ALBUQUERQUE (KRQE) — Nearly 20 new laws went into effect in New Mexico Wednesday. Some of those laws will crack down on corruption, others will give hunters new permits but one new law will give a kids a leg up on learning.
That new program is called “K-3 Plus” and it helps disadvantaged students catch up by teaching at least 25 days more than other students.
This started as a test program in 2007 and has since helped an average of more than 6,000 students a year.
A recently study found that 3rd graders who participated in the K-3 Plus program were far more likely to perform at grade level than those who didn’t. This news is a pretty big deal given the program only costs the state about $1,000 per student. To compare, holding a third grader back a grade costs nearly $7,000.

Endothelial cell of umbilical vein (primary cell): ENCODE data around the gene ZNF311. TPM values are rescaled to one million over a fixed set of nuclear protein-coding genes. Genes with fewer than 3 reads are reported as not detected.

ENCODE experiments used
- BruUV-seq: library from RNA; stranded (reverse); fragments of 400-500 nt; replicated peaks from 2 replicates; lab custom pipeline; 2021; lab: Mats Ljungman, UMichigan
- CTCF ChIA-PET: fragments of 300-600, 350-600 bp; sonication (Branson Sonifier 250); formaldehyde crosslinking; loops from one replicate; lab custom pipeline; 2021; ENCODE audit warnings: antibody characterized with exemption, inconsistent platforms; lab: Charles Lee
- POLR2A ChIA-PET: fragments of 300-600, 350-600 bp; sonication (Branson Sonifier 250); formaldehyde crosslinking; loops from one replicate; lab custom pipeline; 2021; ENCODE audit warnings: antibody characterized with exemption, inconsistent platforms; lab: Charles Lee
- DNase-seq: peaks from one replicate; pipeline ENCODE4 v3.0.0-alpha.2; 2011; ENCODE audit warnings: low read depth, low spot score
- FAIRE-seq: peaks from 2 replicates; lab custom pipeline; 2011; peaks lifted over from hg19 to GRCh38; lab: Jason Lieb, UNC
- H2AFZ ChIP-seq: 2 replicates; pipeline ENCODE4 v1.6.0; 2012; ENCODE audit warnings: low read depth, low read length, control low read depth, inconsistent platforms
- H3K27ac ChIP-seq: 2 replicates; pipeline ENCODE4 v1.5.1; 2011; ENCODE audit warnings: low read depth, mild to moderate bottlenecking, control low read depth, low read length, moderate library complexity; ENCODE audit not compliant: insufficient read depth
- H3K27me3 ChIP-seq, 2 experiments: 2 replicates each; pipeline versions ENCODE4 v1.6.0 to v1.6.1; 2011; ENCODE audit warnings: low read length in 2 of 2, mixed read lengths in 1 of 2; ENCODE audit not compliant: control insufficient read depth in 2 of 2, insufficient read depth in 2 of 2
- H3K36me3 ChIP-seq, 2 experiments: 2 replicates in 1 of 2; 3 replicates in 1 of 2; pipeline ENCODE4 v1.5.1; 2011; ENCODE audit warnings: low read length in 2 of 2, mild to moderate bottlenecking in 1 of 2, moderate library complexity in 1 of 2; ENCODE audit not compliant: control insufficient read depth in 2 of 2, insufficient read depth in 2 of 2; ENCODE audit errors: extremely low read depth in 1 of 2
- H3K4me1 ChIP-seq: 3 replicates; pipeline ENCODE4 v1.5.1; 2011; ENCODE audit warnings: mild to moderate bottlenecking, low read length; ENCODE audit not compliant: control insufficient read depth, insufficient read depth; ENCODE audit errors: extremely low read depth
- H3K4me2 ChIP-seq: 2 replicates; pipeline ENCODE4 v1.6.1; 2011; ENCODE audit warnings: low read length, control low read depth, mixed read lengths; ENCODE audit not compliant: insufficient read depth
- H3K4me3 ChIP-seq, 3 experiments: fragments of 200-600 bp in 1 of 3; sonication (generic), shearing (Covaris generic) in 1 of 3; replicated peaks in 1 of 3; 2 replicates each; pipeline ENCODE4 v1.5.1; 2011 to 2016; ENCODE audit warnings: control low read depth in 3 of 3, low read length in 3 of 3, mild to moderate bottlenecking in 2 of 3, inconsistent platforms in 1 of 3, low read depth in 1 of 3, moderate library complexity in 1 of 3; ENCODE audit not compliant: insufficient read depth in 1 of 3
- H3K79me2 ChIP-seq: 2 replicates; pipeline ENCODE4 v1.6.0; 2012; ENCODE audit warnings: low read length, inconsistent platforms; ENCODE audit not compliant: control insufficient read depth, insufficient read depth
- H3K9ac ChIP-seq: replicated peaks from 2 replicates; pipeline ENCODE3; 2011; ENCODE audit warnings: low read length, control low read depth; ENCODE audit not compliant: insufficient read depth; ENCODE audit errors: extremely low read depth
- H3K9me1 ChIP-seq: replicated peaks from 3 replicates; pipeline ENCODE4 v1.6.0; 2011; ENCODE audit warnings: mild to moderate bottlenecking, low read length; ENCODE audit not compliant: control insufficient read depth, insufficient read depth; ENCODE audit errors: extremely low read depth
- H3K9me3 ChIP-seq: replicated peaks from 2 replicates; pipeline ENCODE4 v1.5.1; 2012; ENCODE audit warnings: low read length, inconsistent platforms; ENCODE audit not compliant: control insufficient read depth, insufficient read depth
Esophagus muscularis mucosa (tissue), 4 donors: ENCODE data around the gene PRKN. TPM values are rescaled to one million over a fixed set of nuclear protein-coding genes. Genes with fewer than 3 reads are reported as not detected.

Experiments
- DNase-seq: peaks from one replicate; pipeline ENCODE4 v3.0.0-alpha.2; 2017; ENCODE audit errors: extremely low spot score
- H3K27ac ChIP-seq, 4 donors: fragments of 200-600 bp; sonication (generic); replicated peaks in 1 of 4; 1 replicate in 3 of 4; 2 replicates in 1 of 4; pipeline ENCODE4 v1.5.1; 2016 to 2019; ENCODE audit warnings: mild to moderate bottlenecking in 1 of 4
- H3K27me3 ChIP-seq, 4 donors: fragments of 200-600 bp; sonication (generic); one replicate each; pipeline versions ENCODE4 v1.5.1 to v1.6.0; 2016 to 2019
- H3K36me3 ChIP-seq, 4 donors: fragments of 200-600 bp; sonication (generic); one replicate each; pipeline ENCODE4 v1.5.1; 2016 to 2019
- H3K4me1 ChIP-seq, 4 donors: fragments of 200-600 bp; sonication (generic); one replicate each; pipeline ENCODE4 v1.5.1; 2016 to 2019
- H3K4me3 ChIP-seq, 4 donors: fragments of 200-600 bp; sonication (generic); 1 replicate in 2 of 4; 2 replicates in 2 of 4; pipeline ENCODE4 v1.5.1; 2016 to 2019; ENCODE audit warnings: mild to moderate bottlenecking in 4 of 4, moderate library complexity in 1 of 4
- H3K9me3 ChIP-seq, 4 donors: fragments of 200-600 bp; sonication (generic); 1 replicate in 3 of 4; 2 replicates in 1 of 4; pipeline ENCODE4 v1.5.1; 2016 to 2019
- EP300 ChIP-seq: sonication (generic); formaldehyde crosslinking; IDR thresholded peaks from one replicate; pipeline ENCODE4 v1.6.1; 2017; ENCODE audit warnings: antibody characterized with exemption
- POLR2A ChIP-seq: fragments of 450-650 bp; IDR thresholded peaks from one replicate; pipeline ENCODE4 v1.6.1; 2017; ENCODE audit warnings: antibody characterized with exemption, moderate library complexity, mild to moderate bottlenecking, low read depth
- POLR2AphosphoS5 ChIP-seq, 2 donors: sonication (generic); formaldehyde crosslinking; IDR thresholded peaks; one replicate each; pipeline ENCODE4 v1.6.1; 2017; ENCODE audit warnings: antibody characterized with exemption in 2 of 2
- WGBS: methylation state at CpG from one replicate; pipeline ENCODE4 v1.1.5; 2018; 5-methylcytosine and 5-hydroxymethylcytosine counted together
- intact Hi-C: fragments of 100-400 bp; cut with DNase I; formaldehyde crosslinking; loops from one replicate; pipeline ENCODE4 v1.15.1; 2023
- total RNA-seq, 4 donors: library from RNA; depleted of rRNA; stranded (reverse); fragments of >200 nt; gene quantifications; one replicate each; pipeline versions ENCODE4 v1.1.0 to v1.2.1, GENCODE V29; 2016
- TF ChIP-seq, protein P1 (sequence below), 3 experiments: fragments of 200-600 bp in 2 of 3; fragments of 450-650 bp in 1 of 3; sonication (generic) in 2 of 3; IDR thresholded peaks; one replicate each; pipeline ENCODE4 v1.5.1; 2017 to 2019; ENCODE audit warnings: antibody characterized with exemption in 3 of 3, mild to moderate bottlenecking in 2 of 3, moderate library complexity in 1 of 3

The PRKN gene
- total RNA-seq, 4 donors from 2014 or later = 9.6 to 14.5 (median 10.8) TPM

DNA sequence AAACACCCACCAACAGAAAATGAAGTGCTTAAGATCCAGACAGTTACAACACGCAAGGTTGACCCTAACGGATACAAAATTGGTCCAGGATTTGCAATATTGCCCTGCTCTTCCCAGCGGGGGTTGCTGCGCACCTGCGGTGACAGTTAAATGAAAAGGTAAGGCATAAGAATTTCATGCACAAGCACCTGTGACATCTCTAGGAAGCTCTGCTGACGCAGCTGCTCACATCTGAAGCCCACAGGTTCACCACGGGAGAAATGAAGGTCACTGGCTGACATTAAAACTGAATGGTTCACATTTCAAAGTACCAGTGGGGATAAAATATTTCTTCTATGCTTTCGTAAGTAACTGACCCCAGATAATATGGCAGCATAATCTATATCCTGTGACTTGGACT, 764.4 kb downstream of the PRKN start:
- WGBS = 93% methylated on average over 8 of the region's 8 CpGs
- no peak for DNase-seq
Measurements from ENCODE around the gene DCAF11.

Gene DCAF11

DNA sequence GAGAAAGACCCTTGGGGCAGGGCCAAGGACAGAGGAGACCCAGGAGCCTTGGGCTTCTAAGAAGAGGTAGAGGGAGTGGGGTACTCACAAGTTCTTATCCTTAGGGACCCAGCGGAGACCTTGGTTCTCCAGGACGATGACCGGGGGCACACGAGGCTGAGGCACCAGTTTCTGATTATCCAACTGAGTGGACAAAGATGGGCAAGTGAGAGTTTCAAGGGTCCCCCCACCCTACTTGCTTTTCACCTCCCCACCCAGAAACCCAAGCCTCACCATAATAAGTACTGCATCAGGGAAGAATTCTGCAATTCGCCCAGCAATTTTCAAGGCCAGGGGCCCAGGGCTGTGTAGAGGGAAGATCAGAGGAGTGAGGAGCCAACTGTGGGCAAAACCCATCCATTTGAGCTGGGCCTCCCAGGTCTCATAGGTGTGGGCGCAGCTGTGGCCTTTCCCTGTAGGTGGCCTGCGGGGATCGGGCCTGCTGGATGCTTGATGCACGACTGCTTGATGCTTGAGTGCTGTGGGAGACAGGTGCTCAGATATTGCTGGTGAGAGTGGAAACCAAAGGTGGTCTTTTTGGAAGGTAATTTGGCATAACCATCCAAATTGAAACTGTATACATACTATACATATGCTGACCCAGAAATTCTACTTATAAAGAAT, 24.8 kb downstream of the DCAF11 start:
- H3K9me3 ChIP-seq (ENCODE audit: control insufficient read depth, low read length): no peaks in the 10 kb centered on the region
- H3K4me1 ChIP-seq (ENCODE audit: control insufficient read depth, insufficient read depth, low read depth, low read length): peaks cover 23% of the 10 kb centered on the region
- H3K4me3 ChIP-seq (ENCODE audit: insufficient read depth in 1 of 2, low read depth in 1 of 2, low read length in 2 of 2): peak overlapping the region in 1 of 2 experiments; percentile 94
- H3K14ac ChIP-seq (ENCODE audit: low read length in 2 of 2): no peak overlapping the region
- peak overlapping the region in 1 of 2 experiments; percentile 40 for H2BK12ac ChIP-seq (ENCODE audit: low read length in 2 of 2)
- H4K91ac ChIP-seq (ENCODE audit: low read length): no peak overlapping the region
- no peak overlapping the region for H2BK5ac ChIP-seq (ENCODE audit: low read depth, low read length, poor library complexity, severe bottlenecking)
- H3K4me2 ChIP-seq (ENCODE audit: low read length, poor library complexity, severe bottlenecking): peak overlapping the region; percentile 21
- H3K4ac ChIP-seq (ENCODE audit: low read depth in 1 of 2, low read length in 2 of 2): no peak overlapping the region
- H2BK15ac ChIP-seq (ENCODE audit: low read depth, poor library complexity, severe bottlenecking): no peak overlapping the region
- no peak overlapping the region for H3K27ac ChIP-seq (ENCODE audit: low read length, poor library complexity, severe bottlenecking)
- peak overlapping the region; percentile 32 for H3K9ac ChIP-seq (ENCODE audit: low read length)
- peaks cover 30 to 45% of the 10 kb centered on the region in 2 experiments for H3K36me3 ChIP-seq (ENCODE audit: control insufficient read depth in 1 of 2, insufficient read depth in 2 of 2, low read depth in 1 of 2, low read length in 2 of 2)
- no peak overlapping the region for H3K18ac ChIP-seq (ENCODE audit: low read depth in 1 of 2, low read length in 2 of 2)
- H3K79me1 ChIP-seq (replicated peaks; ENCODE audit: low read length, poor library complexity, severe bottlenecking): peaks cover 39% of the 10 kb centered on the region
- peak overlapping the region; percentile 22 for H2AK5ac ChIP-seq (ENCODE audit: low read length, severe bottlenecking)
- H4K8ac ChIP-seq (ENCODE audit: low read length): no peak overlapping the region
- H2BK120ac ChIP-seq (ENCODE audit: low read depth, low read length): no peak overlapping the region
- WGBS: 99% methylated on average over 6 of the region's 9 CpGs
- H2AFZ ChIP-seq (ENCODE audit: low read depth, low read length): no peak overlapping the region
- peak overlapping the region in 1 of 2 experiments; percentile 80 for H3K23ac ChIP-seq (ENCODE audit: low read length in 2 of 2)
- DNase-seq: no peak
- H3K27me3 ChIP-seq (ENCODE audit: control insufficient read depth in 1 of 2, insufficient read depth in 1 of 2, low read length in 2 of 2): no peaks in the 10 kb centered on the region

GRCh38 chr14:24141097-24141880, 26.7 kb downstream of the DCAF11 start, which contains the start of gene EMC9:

The effectiveness of K-3 Plus was one reason lawmakers not only made the program permanent but also more than doubled its funding for the school year to a total of $11 million.
Leighann Lenti with the Public Education Department says the money will go towards greatly improving K-3 Plus.
“We expect to see quite an increase this year with the additional funding and again we are going to be able to give that extra support to teachers and programs so they have more effective skills and strategies when they're working with students,” Lenti said.
Lenti said the numbers show that these programs are especially critical because students who can read at the end of the third grade are four times more likely to complete high school than students who can’t.
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New Mexico is located in the southwestern region of the U.S. Inhabited by Native American populations for many centuries, New Mexico has also been part of Imperial Spain, part of Mexico, and a U.S. territory.